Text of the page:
A Review of Desperate Romantics: The Private Lives of the Pre-Raphaelites by Franny Moyle
2009 UK Cover
2011 US Cover
In conjunction with a major series for BBC2, this work presents the scandalous saga of the Pre-Raphaelite Brotherhood. Their Bohemian lifestyle and intertwined love affairs shockingly broke 19th Century class barriers and bent the rules that governed the roles of the sexes. They became defined by love triangles, played out against the austere moral climate of Victorian England; they outraged their contemporaries with their loves, jealousies and betrayals, and they stunned society when their complex moral choices led to madness and suicide, or when their permissive experiments ended in addiction and death. The characters are huge and vivid and remain as compelling today as they were in their own time. The influential critic, writer and artist John Ruskin was their father figure and his apostles included the painter Dante Gabriel Rossetti and the designer William Morris. They drew extraordinary women into their circle. In a move intended to raise eyebrows for its social audacity, they recruited the most ravishing models they could find from the gutters of Victorian slums. The saga is brought to life through the vivid letters and diaries kept by the group and the accounts written by their contemporaries. These real-life stories shed new light on the greatest nineteenth-century British art. This title intends to tie in with a major television series on BBC 2. It features colourful characters, intimate lives, and it reads like a novel. It teaches about a major British Art movement through the medium of a cracking story. It contains gorgeous colour pictures that bring the characters and their art alive, and, Franny Moyle reveals the surprising truth behind Ruskin's public persona. The Pre-Raphaelites were the infamous, bad-boy celebrities of the late Victorian era and this book shows they are as compelling today as they were then. It brings together class, sexuality and morality in a scandalous saga.
Jane Burden Morris
Lizzie Siddal -- The Infamous Ophelia
William Michael Rossetti, (Dante's brother) years later, remembered what the Pre-Raphaelites had looked for in their models: living people who, by refinement of character and aspect, may be supposed to have some affinity with those personages (that the painter intends to portray) - and, when he has found such people...he ought, with substantial though not slavish fidelity, to represent them as they are (Moyle, 98).
Ophelia went on show in the summer of 1852 as part of the Royal Academy Exhibitition.
In the 22 May 1852 issue of Punch magazine, pp. 216-7, one critic writes,
Before two pictures of Mr. Millais I have spent the happiest hour that I have ever spent in the Royal Academy Exhibition. In those two pictures I find more loving observation of Nature, more mastery in the reproduction of her forms and colours, more insight into the sentiment of our greatest poet, a deeper feeling of human emotion, a happier choice of a point of interest, and a more truthful rendering of its appropriate expression, than in all the rest of those eight hundred squares of canvas put together...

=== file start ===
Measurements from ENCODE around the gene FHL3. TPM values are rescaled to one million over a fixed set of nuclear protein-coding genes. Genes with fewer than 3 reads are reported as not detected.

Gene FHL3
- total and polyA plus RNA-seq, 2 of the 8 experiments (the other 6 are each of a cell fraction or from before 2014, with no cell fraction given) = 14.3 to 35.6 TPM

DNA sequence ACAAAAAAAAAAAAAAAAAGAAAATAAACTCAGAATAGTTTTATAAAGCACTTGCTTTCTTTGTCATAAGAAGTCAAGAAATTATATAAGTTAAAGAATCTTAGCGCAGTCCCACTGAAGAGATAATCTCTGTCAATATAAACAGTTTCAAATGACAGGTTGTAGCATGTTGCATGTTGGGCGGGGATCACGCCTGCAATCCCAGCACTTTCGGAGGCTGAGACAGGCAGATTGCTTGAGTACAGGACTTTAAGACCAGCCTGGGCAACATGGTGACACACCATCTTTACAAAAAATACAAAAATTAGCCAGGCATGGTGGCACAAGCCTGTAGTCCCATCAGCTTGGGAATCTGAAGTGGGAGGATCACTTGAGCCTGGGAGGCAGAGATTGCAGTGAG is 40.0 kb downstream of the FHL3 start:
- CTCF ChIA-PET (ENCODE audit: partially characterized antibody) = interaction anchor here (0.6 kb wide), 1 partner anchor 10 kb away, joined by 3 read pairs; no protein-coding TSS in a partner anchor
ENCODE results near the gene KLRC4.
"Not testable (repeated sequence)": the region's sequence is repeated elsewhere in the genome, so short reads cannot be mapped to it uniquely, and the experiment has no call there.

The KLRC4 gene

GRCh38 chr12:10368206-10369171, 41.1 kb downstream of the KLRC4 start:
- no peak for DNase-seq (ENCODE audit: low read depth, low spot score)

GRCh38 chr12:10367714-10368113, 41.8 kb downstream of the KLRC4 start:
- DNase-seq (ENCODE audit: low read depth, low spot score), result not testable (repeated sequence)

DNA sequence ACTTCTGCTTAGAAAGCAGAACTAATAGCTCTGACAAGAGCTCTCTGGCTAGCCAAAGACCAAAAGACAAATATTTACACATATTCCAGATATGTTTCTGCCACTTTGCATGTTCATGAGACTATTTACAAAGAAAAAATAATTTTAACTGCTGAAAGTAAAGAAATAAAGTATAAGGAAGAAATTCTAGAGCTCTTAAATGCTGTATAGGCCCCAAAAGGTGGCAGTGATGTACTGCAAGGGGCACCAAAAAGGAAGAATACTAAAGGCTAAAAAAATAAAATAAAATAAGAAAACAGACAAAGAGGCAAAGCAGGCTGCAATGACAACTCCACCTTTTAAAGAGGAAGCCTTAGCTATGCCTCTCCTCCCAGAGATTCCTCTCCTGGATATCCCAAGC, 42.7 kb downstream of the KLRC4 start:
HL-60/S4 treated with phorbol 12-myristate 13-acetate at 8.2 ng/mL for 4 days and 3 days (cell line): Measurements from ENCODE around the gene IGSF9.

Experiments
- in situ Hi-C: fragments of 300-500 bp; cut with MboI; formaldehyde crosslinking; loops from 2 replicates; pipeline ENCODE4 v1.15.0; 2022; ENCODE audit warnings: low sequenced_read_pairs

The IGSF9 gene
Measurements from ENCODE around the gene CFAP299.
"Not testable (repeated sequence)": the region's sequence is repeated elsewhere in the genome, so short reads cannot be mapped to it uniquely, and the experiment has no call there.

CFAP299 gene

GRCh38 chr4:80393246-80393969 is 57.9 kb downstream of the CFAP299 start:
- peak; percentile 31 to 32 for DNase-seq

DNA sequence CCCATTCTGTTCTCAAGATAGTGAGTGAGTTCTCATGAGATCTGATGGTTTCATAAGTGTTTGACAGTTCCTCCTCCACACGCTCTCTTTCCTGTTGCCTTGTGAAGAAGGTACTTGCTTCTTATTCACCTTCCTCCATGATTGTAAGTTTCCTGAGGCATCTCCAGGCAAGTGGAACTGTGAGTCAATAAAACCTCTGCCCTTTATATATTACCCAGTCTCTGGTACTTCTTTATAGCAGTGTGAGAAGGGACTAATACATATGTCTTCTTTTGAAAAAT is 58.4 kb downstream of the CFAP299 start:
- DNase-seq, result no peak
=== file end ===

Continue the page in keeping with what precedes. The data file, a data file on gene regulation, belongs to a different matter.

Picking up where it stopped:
Talk as you like, M'Gilp, eminent painter, to your friend Mr. Squench, eminent critic, about the needless elaboration of those water mosses, and the over making-out of the rose leaves, and the abominable finish of those river-side weeds matted with gossamer, which the field botanist may identify leaf by leaf. I tell you, I am aware of none of these. I see only that face of poor drowning Ophelia. My eye goes to that, and rests of that, and sees nothing else, till - buffoon as I am, mocker, joker, scurril-knave, streetjester by trade and nature - the tears blind me, and I am fain to turn from the face of the mad girl to the natural loveliness that makes her dying beautiful(Moyle, 99-100)
As someone who fell in love with Waterhouse, Burne-Jones, Rossetti and Millais' paintings, I have read as much correspondence as was available online, biographies written by so called 'experts' and finally recommended fiction. I wanted to find out what a painter's inspiration truly was? Was it their muse or model, was it their surroundings, upbringing, class status, education or just an excuse to have a nude woman pose for them?
So, what have I discovered...Well, underneath the gruff exterior of the men of the Pre-Raphaelite Brotherhood lies the tortured lifestyle of an artist complete with the juxtaposition between a man's superego and crushing paranoia and insecurities! I quite like them these talented and neurotic painters, writers, and illustrators who have brought us some of the most realistic and painfully exquisite pieces of artwork based on poetry and literature of their day!
That is what you will find within the pages of Franny Moyle's 'Desperate Romantics' a tie in with a BBC television show of the same name!
Franny Moyle has written a sort of British Victorian soap opera. Yes, the painters and muses were real people who led interesting lives but because there is limited documentation throughout these artist's lives, we will never truly know every aspect of their inspirations for painting their subject's or why they pursued who they did! This is one of the weaknesses of 'Desperate Romantics'.
However, one of the strengths is the fact that it is well researched, well written and the pages are littered with lovely illustrations and excerpts of correspondence provide chapter examples.
So, I recommend it as pure enjoyment and escapism not part of your research. For that I would recommend Jan Marsh, Lucinda Hawksley, Josceline Dimbleby or Suzanne Fagence Cooper!
Please feel free to leave any questions or comments,